Winnie Mandela, wife of black nationalist Nelson R. Mandela, had lunch with her husband at his prison home here Sunday and said later that she is "extremely disappointed" that obstacles still remain to his freedom after 27 years in jail.
"I'm sorry I'm not bringing him home to his family," she said after a 4 1/2-hour visit. "But the obstacles that prevented his release on Friday still exist. We are back to where we have to pressure for his release, and the onus is now on Mr. (Frederik W.) de Klerk."
The meeting was the first with Mandela since President De Klerk, in an address to Parliament on Friday, shocked South Africans by lifting the 30-year ban on the leader's African National Congress and removing restrictions on several hundred other organizations and activists. De Klerk has now met most, but not all, of the ANC's preconditions for negotiations on South Africa's future.
No one knows for sure what hurdles remain to freedom for the 71-year-old Mandela, whom millions of blacks consider their true leader.
De Klerk announced Friday he has already taken a "firm decision" to release Mandela unconditionally but that no date had yet been set.
"Unfortunately, a further passage of time is unavoidable," De Klerk said. He blamed the delay on "logistical and administrative requirements" as well as concern for Mandela's "personal circumstances and safety," but he did not elaborate.
The government wants Mandela, whom top officials have been meeting with for several years, to play a leading role in negotiations between the white minority-led government and the black majority for a new constitution. To do that, government officials say, Mandela must be released into a political climate in which he can operate freely.
Mandela's special status in the government's eyes was acknowledged Friday by presidential aides, who told reporters that the prisoner was briefed in advance on De Klerk's landmark speech.
Winnie Mandela suggested Sunday that her husband's release has been delayed by the government's unwillingness to meet all the ANC's demands, among them the lifting of the 3 1/2-year-old state of emergency.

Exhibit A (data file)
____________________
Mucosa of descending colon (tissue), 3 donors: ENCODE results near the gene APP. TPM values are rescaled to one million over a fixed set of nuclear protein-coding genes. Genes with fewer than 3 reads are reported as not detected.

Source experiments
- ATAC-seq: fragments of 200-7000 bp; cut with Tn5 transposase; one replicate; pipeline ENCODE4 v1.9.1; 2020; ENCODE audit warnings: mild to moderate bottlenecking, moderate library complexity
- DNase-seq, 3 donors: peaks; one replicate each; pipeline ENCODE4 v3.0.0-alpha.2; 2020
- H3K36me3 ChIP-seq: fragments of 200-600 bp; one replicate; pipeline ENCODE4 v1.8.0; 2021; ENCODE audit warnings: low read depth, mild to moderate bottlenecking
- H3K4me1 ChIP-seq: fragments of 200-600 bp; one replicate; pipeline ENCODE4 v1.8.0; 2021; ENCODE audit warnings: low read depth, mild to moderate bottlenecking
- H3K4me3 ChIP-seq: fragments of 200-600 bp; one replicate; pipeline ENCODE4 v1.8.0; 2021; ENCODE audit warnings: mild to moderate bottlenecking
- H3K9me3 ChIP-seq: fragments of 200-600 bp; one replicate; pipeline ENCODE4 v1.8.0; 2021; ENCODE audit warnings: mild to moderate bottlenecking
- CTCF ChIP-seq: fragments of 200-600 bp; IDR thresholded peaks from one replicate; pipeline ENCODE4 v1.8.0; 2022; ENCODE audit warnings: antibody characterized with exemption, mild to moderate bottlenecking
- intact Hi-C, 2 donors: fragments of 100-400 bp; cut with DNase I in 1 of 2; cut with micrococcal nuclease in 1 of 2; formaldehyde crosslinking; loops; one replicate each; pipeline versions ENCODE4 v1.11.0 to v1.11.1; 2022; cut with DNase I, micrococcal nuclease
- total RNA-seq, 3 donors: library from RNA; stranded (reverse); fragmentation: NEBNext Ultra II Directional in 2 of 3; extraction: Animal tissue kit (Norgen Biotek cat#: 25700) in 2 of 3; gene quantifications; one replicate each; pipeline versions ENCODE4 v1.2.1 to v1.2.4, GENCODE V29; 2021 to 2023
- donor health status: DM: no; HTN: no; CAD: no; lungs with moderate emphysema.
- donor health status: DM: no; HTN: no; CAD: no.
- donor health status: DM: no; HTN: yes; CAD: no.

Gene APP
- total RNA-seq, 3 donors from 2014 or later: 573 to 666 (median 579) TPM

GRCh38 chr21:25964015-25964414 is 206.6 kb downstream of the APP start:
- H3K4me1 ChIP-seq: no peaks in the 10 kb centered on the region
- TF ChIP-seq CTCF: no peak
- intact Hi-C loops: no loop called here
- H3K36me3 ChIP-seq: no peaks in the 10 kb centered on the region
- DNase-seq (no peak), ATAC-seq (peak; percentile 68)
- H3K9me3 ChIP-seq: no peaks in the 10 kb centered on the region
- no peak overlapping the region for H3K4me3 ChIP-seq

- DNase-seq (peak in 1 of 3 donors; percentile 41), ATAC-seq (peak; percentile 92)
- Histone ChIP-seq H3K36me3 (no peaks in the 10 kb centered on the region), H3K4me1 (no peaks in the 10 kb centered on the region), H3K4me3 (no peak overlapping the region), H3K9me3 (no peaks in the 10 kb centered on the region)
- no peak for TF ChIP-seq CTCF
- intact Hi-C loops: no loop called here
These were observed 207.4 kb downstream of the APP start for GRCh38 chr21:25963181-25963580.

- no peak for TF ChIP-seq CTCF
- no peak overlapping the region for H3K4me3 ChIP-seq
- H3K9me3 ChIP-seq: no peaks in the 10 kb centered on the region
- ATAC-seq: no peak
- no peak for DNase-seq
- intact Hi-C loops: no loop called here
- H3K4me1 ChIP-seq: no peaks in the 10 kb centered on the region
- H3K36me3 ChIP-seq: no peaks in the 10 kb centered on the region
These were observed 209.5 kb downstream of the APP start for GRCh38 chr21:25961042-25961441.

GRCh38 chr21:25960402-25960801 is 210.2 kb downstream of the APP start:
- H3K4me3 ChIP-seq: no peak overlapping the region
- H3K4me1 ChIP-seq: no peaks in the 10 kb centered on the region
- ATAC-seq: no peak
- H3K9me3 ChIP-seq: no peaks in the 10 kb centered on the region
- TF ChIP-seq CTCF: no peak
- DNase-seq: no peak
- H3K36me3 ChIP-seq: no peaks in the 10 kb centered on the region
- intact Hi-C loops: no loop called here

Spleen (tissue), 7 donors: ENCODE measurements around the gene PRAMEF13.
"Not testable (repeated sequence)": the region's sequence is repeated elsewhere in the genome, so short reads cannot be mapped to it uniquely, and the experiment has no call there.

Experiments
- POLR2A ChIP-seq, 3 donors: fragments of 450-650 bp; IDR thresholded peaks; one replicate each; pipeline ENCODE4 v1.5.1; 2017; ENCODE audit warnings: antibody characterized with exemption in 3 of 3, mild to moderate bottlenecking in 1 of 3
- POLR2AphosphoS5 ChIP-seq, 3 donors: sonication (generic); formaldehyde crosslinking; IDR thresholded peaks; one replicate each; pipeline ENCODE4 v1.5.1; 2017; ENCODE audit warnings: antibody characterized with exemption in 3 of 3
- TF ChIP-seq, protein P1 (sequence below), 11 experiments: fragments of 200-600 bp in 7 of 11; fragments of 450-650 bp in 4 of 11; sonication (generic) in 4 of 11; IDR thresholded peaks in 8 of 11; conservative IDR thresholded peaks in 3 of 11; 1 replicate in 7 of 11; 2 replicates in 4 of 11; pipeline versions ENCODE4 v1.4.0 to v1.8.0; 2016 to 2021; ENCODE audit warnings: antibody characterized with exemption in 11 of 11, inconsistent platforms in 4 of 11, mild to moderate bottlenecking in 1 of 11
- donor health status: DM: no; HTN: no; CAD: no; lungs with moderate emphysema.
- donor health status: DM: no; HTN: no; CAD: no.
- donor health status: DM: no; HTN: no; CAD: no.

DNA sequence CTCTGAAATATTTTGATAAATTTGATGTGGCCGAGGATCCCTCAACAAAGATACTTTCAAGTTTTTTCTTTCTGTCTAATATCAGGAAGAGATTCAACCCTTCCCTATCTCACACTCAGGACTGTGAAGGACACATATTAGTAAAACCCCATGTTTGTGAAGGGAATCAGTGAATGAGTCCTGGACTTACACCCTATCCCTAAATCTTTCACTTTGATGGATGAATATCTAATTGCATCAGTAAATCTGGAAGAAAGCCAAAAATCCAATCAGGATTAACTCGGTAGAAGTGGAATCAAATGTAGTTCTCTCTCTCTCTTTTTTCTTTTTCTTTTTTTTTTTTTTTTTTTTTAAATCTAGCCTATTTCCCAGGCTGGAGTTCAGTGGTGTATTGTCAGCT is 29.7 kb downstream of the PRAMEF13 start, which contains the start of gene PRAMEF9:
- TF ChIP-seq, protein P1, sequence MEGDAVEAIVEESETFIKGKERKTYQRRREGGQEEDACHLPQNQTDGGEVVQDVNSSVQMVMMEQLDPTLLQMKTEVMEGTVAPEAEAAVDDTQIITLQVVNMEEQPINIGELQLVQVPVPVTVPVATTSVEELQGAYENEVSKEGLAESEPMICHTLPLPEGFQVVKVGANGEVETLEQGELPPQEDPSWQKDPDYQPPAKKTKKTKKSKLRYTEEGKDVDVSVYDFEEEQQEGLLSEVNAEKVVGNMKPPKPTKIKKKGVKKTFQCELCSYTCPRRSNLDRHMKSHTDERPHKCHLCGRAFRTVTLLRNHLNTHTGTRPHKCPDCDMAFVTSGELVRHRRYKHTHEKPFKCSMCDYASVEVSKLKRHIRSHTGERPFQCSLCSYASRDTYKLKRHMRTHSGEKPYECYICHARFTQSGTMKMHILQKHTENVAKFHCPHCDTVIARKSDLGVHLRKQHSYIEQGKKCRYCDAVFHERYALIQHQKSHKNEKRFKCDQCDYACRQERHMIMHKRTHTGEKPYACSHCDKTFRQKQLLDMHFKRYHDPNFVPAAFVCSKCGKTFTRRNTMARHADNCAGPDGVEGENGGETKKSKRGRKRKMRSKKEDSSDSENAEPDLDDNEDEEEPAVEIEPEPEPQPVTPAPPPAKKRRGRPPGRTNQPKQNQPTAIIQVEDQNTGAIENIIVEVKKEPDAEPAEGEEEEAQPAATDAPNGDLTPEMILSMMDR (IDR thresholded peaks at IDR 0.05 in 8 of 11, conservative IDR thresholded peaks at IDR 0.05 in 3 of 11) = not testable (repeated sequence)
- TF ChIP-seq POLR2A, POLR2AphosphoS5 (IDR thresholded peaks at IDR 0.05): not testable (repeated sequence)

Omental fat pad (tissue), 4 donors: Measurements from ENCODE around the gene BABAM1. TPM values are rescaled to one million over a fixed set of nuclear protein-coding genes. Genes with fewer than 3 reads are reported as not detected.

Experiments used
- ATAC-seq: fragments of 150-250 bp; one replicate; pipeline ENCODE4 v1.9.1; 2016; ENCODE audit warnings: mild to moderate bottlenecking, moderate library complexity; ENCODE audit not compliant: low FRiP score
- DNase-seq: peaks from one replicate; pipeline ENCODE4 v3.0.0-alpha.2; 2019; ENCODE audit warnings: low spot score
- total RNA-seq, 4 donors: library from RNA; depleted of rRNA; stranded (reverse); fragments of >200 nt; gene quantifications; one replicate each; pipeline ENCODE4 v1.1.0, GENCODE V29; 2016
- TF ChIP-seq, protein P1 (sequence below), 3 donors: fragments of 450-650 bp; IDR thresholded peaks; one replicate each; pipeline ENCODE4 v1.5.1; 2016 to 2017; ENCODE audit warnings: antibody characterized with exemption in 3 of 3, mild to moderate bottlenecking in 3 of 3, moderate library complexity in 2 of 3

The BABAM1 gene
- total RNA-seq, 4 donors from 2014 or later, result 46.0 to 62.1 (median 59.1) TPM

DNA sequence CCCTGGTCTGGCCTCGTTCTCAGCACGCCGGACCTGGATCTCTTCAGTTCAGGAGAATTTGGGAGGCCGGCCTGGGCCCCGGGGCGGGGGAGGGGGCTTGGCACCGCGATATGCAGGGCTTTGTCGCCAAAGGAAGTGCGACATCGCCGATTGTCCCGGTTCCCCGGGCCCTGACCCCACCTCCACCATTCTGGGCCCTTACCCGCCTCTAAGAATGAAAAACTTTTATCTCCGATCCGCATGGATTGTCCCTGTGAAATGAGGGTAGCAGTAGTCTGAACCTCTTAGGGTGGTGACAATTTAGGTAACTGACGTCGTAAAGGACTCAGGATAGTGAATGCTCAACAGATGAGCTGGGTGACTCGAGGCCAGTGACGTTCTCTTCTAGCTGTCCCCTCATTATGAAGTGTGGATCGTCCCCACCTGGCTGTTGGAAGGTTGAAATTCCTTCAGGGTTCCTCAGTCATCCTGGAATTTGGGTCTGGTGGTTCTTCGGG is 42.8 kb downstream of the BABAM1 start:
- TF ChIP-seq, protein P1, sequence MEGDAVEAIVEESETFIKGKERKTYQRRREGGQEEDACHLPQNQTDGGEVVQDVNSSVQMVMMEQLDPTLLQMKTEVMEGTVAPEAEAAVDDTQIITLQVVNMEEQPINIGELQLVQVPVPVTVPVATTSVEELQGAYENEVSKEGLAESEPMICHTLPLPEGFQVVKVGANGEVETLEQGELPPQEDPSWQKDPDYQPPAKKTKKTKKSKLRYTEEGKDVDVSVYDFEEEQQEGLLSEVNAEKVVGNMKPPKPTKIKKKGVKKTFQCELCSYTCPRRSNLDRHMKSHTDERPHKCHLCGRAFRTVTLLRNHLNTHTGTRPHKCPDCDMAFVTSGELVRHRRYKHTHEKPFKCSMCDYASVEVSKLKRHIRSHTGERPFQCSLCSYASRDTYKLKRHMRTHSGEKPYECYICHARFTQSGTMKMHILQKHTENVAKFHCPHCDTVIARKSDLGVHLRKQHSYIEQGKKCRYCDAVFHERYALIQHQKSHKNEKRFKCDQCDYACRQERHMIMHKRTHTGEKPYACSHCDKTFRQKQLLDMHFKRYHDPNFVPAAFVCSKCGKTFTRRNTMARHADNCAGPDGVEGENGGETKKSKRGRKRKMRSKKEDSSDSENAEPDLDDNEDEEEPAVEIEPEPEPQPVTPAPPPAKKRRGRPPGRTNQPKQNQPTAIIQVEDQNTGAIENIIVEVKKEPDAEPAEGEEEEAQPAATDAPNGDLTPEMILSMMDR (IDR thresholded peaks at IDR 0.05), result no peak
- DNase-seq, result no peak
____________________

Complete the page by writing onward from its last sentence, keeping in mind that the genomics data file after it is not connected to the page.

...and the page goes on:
"Mr. Mandela remains a prisoner, and the onus is on Mr. De Klerk" to free him, she said.
De Klerk rescinded several key parts of the emergency decree Friday and lifted restrictions on activists and groups silenced by those regulations. However, many of the emergency regulations remain intact, including provisions allowing the government to detain anyone for up to six months without charge, ban meetings and restrict television and photographic coverage of political unrest.
Winnie Mandela said her husband is preparing a response to De Klerk's new initiatives, and she said that release of the statement will depend on prison authorities. She said the statement will indicate the conditions that he has set for his own release.
However, other activists who have visited Mandela in prison frequently say he has not set any such conditions for his freedom. A lawyer who saw him recently quoted him as saying: "Just open the (prison) door and watch me."
The Mandelas met alone in the three-bedroom prison home at Victor Verster prison farm, about 30 miles east of Cape Town, where he has been kept for the last year. After the meeting, Winnie Mandela flew back to Johannesburg and her home in the black township of Soweto.
The ANC leadership, at its exile headquarters in Lusaka, Zambia, has been caught off guard by De Klerk's sudden decision to legalize the guerrilla organization. The leaders met behind closed doors Sunday in Stockholm to discuss the new developments.
On Saturday, the anti-apartheid ANC refused to end its calls for economic sanctions or its guerrilla campaign, although the number of bombings inside South Africa has dropped drastically in recent months. But ANC leaders said they are willing to talk about a mutual cease-fire with Pretoria.
De Klerk, in a statement broadcast by state-run radio Sunday night, said his actions on Friday have removed the reasons cited by the ANC and other guerrilla groups for resorting to violence in the first place. And the president predicted that if the ANC continues its guerrilla war, "the world would turn against them."
But the ANC and other anti-apartheid groups, while welcoming De Klerk's moves, say he hasn't gone far enough.
"An array of oppressing legislation like the Internal Security Act and the state of emergency are still in place," said Harry Gwala, a Mandela colleague who was released from prison in 1988. "Detention without trial, irrespective of the length of time, remains a completely unjustified attack on . . . democracy and peace."
Besides lifting the state of emergency, the ANC has demanded that De Klerk remove South African troops from black townships and release all political prisoners, even those convicted of violent crimes.
Several Sunday newspapers in South Africa quoted sources close to the ANC as saying that it is discussing a prisoner swap with the government.
A few South Africans are being held in jails in neighboring black-ruled countries for spying and staging attacks on ANC installations. And several dozen activists remain in prison in South Africa for violent crimes arising from the ANC's bombing campaign, which has killed 40 people and injured 680 over the last three years.
Mandela, jailed in 1962, is serving a life sentence for sabotage, a conviction stemming from his role in founding Umkhonto we Sizwe, or Spear of the Nation, the ANC's military wing.